Once we see this then we can see straight way that we have gone wrong in the West with all our psychological techniques, skills at ‘self-soothing or self-calming’, our so-called ‘evidence-based’ methods of getting the result we want, the standardized result we are told we should want. Our approach is exclusively directed towards ‘saving the mind-created self’, rescuing the conservative or ‘finite game-playing’ self from the consequences of its activities. This is always the agenda of official psychotherapy. As a culture we’re caught up in playing what we might call ‘an infinite delaying game’ – we putting off the inevitable consequences of following what in Tibetan Buddhism is called the ‘bad mind’ for as long as possible. We’re pretending to ourselves that the path we’re on isn’t going to end in disaster – both collectively and individually. Essentially – in our blindness – we are trying to ‘have our cake and eat it’. We want to carry on playing our games and yet somehow be free from the suffering that comes about as a result of doing this. Or as Anthony de Mello puts it,

Most people tell you they want to get out of kindergarten, but don’t believe them. Don’t believe them! All they want you to do is to mend their broken toys. “Give me back my wife. Give me back my job. Give me back my money. Give me back my reputation, my success.” This is what they want; they want their toys replaced. That’s all. Even the best psychologist will tell you that, that people don’t really want to be cured. What they want is relief; a cure is painful.

The whole of society, our whole way of life, exists for the benefit of the mind-created self (or ‘I-concept’) – it is all is geared towards the development, elaboration and consolidation of this particular suffering-producing illusion. Nothing we do has anything to do with happiness, therefore. Happiness is not an option when our primary (if unacknowledged!) aim is to preserve our core assumptions at any cost. Our over-riding concern is with the creation and maintenance of a two-dimensional image of ourselves, a generic concept of ourselves, an idea of ‘who we are’ that doesn’t actually exist. If we wanted to know (which we don’t!) what the whole show is about, what all this ceaseless frenetic aggressive busy-ness is about, then this is it! All of our ‘education’, all of our knowledge, all of our expertise, all of our technology – our entire way of life in fact – is geared towards promoting and perpetuating this suffering producing fiction of ‘who the rational mind says we are’.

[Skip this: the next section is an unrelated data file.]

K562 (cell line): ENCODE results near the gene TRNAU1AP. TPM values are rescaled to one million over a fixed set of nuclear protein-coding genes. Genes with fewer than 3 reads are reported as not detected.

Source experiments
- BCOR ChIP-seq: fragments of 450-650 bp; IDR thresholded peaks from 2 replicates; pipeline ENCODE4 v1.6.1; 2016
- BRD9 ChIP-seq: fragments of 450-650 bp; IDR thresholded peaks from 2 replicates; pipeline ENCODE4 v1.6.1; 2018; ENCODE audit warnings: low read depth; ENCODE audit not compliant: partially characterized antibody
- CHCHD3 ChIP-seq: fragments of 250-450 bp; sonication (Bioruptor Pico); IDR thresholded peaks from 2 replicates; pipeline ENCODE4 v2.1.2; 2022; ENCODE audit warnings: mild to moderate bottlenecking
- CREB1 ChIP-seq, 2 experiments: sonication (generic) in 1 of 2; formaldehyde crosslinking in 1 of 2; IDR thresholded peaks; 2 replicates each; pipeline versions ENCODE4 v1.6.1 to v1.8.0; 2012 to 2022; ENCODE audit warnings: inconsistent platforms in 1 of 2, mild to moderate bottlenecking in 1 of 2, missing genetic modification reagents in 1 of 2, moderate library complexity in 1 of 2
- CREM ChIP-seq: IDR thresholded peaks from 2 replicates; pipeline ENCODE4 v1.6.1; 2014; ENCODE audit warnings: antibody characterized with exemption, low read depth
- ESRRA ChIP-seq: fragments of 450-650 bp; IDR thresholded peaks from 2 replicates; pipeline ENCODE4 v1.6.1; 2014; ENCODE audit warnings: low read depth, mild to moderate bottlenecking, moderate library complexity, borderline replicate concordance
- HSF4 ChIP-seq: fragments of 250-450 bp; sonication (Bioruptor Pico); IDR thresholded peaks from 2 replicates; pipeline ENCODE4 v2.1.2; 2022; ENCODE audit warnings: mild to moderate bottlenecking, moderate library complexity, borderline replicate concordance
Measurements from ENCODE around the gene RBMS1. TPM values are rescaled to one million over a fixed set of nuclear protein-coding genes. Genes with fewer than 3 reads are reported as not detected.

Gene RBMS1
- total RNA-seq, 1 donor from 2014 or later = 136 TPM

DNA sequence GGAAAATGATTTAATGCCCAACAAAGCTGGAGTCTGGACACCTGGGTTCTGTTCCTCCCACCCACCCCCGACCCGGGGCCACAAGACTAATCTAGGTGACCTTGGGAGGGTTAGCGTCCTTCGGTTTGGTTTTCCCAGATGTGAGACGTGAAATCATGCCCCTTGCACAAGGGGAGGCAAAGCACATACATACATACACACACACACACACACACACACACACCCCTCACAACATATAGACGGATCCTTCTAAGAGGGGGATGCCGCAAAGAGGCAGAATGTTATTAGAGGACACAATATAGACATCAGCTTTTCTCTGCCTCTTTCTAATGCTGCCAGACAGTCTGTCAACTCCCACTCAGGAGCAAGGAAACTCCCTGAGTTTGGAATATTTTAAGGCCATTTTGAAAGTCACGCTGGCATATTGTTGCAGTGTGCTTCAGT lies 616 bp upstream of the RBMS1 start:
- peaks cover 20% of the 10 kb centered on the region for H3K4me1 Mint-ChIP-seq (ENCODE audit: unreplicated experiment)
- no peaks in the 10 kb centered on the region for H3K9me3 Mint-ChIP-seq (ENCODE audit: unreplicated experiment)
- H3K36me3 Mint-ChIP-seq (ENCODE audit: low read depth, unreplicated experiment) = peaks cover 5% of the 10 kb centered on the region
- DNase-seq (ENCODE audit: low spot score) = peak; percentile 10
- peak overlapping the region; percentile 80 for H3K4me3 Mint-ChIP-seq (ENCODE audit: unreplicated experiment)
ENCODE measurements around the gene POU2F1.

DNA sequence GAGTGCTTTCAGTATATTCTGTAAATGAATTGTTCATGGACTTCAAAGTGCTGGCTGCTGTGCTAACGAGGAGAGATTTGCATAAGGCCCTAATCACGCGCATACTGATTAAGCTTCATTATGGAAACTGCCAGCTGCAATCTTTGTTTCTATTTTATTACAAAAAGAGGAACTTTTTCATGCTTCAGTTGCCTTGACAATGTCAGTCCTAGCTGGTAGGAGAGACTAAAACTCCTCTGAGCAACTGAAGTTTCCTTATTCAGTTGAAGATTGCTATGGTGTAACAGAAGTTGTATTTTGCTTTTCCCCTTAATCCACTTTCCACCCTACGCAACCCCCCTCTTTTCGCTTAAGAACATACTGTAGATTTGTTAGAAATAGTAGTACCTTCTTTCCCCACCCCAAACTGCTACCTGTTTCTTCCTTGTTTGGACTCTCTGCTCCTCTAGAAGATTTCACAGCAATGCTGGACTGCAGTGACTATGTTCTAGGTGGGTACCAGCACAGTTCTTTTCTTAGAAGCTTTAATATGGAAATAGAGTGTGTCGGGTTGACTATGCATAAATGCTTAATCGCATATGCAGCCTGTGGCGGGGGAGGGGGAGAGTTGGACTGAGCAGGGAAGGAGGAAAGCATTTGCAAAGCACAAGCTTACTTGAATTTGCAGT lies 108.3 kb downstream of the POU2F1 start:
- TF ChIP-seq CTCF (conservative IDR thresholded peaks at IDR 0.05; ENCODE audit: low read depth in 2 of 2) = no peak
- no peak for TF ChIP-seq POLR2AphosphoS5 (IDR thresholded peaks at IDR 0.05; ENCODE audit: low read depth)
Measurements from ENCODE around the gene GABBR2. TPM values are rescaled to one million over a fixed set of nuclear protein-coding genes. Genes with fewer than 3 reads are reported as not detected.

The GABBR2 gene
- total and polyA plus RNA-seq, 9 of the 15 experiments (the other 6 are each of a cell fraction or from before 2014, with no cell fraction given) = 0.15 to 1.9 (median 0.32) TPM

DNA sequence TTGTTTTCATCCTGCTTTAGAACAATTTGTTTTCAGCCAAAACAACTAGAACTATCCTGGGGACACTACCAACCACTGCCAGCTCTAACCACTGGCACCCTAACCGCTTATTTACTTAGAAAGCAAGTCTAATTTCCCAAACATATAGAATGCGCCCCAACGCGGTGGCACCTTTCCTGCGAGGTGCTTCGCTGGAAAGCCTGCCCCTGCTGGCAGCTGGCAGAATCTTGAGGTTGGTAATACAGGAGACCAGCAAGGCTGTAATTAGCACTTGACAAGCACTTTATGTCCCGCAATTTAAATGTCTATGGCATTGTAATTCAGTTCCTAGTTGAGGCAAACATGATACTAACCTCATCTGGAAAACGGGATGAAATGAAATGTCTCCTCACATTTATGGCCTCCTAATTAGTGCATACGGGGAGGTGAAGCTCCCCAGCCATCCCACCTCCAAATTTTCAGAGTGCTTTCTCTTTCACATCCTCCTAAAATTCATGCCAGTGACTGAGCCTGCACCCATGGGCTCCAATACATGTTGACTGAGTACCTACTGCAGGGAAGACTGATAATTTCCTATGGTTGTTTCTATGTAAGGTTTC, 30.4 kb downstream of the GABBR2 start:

Happiness is of no interest to us at all therefore, no matter what we might say, no matter what we might claim. How could it be when in order to be happy we would have to let go of the mind-created, fear-driven self and its sterile, narcissistic games?